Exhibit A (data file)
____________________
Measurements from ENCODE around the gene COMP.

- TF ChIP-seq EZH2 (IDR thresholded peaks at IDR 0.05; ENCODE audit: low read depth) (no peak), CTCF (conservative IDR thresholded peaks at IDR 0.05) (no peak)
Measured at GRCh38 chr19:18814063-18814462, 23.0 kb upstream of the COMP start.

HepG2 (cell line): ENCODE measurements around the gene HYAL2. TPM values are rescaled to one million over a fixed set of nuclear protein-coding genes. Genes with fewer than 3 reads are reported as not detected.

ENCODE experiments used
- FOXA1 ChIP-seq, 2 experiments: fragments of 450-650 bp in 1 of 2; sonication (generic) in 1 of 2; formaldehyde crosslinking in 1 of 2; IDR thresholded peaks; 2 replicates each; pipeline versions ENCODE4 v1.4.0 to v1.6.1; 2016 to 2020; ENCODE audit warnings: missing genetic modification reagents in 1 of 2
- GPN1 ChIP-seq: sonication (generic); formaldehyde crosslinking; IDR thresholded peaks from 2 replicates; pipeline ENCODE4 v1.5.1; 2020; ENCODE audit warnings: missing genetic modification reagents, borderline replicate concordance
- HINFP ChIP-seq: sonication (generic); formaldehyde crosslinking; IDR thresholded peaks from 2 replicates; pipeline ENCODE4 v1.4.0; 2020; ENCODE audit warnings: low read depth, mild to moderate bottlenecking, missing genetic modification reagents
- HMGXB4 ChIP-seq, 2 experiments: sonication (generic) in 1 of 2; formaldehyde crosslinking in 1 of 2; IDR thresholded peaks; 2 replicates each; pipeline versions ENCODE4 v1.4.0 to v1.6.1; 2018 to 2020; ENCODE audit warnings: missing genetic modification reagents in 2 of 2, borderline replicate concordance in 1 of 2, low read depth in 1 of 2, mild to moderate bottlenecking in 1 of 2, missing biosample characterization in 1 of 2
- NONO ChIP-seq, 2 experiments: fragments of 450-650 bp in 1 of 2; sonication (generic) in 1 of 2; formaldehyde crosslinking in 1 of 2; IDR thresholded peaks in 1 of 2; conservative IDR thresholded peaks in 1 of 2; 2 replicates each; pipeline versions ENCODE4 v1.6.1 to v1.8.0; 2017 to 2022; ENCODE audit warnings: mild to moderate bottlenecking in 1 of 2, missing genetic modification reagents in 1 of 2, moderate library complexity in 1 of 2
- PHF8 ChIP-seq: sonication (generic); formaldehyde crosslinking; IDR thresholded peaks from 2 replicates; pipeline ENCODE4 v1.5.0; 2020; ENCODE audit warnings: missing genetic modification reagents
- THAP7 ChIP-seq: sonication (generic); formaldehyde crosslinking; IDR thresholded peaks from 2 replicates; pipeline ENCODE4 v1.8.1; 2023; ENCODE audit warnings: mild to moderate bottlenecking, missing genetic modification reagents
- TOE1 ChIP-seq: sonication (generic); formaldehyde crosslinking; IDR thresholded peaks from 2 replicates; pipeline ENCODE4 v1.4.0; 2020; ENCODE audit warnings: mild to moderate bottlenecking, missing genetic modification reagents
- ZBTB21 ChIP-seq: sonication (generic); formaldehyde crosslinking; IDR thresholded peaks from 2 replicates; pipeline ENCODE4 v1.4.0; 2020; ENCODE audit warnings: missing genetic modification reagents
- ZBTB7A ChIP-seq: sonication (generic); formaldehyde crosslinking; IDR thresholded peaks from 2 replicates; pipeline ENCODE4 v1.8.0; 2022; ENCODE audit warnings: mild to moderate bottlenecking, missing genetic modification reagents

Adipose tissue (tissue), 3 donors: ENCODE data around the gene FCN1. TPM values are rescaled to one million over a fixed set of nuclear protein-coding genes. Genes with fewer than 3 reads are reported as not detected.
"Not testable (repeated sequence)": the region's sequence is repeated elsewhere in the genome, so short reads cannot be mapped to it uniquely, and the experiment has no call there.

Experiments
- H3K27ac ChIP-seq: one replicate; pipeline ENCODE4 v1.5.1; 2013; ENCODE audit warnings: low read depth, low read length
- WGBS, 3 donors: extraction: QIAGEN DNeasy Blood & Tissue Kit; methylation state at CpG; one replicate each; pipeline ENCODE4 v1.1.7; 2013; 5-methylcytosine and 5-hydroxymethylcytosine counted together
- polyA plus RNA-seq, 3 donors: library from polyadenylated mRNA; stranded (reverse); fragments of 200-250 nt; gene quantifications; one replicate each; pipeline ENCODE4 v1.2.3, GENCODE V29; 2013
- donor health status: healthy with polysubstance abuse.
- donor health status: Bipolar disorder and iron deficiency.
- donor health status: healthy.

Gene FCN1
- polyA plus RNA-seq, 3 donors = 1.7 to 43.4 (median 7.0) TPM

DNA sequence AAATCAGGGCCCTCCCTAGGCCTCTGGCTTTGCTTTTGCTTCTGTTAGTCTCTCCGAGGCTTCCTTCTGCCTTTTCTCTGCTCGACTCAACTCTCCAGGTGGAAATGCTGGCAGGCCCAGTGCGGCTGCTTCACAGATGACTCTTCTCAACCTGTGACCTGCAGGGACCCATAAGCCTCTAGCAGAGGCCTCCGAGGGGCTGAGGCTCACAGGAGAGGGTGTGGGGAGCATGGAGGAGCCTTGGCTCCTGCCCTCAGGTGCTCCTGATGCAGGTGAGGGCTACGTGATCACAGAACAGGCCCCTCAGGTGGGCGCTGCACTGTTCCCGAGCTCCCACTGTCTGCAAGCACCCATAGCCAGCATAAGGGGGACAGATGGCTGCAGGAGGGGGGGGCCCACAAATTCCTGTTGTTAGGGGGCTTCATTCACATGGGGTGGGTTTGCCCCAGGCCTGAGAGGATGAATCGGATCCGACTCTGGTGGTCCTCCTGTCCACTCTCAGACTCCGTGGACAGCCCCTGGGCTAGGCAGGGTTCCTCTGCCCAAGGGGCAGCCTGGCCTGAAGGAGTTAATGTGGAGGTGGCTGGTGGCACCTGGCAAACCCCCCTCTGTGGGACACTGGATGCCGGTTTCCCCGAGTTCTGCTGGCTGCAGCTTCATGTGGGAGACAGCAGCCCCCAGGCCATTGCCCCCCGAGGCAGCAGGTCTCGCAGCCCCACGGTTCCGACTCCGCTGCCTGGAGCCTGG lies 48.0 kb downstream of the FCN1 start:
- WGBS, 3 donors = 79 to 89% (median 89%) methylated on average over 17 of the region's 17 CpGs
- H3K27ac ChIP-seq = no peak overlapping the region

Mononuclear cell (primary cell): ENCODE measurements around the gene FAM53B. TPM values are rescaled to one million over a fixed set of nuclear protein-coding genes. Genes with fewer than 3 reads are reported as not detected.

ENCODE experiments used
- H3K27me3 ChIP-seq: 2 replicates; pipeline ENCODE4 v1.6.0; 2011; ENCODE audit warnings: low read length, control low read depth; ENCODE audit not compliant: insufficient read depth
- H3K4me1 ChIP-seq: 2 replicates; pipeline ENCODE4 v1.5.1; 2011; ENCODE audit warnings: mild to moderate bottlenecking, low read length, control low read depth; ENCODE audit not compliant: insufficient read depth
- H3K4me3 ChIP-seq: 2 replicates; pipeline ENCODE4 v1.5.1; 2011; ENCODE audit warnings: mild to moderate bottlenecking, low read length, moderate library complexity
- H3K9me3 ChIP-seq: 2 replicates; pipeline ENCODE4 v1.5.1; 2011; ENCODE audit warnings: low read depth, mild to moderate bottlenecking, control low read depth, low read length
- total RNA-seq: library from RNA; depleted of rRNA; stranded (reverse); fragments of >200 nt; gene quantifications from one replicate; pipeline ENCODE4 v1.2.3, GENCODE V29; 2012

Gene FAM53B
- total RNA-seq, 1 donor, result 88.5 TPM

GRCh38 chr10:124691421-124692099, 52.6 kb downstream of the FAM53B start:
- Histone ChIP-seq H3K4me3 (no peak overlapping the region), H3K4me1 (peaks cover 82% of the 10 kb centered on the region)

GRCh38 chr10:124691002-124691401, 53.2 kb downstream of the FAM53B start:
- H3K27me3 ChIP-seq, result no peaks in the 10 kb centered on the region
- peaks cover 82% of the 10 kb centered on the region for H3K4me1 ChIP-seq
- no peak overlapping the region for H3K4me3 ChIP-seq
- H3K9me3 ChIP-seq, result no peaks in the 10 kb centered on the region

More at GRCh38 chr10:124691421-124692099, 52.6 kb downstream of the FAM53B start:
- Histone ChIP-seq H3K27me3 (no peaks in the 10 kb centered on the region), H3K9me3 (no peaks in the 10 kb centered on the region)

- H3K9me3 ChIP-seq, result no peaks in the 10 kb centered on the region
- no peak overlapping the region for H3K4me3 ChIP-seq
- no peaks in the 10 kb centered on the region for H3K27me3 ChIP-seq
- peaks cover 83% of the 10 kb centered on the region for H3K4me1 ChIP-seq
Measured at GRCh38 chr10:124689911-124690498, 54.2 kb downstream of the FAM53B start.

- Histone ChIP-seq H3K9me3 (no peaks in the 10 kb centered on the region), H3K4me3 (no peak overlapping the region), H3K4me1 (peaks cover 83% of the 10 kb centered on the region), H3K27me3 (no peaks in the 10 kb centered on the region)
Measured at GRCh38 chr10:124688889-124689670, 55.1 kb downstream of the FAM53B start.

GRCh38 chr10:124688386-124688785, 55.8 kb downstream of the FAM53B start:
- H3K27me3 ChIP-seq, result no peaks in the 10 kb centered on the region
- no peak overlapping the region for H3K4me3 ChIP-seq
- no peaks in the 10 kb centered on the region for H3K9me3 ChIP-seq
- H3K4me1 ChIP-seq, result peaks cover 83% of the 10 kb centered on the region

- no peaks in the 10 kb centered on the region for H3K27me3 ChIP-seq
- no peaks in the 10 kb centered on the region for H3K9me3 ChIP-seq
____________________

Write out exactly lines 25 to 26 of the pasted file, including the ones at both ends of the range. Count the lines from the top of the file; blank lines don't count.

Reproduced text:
Gene FCN1
- polyA plus RNA-seq, 3 donors = 1.7 to 43.4 (median 7.0) TPM